On 12/5/05, Timothy Hunter <cyclists / nc.rr.com> wrote:
> Russell Fulton wrote:
> > Hi,
> >    I'm new to Ruby and still trying to figure out how best to do things
> > "the Ruby way".  The particular problem I am looking at now is the
> > initialize method of a class I am writing. Several things can go wrong
> > in calls to new for this class ranging from the caller specifying
> > incompatible parameters to database calls failing.
> >
> > What is the perferred method of handling such errors? Simply raising
> > exceptions and returning nil?
> You don't really have any choice. The return value from 'new' is an
> instance of the class, never nil. (Okay, some clever Rubyists could
> think of a way to make it nil, but no user of your class should ever be
> asked to handle that case.) If your initialize method can fail, it
> should raise an exception.

Hm, no, that's not quite right ;)

  class Foo
    def self.new
      super
    rescue Exception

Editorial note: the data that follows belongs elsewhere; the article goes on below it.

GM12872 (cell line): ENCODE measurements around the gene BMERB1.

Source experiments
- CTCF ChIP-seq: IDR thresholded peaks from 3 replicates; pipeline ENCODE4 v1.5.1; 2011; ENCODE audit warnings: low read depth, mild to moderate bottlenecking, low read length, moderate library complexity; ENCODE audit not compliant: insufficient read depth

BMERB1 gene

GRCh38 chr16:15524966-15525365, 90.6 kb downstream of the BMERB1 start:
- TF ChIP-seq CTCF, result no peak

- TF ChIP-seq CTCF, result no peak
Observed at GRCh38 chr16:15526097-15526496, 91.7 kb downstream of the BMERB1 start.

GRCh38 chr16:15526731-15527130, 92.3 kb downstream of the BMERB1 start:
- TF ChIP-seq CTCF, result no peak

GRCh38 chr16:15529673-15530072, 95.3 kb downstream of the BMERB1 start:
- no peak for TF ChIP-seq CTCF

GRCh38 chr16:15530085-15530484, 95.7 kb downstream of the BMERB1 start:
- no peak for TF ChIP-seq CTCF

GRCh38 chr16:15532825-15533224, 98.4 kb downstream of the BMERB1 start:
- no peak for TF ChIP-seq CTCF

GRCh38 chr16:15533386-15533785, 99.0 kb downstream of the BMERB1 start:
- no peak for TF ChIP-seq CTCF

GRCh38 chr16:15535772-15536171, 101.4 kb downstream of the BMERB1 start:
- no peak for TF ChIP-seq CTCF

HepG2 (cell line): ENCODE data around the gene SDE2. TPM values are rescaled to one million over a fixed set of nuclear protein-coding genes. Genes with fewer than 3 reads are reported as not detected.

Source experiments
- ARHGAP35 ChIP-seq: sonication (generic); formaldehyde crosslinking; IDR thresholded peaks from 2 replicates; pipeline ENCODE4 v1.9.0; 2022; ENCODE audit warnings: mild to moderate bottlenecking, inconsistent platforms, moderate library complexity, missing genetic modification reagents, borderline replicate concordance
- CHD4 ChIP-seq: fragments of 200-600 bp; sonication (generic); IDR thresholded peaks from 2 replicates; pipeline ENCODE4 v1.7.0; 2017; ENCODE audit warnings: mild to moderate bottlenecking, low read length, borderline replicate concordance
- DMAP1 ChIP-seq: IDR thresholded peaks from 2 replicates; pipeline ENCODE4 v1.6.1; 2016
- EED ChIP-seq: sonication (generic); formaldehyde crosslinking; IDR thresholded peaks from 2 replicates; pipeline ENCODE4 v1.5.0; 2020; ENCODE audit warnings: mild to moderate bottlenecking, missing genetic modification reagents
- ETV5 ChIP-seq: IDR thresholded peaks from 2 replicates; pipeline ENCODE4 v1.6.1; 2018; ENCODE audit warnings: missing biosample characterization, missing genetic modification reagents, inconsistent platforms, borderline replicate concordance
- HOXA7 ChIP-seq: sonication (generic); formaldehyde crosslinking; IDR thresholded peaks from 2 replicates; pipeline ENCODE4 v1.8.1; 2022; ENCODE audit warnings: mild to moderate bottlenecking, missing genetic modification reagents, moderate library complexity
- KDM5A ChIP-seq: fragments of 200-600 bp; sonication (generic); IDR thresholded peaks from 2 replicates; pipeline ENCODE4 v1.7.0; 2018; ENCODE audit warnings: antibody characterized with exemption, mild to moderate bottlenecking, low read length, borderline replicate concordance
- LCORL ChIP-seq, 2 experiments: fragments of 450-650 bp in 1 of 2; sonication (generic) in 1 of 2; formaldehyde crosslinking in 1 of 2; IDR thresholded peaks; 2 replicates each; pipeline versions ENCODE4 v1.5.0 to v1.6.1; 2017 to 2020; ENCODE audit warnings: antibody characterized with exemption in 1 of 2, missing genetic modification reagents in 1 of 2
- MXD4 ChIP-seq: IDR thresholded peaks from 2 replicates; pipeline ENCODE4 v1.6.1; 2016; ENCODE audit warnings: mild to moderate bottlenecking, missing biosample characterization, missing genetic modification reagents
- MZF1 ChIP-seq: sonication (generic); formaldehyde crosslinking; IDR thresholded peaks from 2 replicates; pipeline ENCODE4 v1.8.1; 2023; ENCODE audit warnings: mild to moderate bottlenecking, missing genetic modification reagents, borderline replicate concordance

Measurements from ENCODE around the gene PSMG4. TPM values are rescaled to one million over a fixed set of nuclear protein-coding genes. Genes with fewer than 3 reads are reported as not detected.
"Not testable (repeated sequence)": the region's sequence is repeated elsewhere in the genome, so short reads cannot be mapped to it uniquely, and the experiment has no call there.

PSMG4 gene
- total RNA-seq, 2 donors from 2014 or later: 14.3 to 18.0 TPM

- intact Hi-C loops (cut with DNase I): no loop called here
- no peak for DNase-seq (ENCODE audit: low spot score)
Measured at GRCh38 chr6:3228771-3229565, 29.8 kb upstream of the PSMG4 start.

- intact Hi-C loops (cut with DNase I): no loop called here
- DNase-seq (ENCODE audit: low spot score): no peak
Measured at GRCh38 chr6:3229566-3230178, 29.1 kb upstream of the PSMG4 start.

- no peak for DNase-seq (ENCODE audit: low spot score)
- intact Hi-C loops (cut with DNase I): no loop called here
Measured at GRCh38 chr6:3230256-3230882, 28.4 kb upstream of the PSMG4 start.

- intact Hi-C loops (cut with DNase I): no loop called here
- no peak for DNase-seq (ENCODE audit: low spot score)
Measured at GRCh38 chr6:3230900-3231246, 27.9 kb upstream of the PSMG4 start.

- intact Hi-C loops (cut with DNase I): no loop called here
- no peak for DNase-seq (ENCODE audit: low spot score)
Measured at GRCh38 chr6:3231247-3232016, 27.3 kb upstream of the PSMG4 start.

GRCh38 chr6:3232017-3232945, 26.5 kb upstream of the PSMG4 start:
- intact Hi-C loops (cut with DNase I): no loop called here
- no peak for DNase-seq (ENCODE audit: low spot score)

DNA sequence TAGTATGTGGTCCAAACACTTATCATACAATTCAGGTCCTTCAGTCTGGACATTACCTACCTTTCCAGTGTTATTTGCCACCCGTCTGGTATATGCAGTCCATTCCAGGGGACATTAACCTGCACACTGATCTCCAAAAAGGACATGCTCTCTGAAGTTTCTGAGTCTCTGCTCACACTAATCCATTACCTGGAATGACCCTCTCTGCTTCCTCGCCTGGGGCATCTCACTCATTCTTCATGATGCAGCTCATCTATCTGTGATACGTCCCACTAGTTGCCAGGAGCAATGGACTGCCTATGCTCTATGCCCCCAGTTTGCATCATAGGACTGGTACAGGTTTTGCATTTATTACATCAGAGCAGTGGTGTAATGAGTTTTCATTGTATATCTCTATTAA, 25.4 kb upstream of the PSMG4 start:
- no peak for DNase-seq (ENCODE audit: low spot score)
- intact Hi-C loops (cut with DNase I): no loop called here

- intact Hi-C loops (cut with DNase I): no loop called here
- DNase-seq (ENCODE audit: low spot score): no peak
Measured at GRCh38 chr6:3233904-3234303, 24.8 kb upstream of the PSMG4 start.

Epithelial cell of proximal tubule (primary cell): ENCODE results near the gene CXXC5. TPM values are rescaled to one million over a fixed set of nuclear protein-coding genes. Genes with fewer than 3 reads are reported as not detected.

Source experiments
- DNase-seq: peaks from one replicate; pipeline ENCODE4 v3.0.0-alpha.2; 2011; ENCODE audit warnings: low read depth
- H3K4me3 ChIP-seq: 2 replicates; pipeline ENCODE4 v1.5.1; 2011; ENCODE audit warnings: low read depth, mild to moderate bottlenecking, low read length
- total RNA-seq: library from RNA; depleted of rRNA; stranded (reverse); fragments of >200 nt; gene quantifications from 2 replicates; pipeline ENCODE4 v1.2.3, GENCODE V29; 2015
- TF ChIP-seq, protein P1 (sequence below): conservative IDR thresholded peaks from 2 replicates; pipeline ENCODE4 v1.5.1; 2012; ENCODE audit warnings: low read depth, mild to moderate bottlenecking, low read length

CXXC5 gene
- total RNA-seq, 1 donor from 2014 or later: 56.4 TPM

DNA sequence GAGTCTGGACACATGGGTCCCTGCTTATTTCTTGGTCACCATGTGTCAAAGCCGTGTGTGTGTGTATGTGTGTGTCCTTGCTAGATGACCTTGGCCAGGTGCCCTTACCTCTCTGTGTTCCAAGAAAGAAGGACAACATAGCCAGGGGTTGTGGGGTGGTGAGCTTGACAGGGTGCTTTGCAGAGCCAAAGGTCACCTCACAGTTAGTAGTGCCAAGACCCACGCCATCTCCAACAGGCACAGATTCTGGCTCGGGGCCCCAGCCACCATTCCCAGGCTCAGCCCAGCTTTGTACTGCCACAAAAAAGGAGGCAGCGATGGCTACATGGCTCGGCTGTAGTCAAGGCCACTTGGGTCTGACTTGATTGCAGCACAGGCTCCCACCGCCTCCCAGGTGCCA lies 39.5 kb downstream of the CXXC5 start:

nil
    end
    def initialize
      raise "Bah!"
    end
  end

It's not ideal, and it would probably be better to do something like:

  class Bar
    class << self
      private :new

      def create(*args, &block)
        ob = self.allocate
        ob.initialize(*args, &block)
        ob
      rescue Exception
        nil
      end
    end
    def initialize(*args, &block)
      raise "Empty!" if args.empty
      @args = args
    end
    attr_accessor :args
  end

That is, it's better to use a different method than new.

-austin
--
Austin Ziegler * halostatue / gmail.com
               * Alternate: austin / halostatue.ca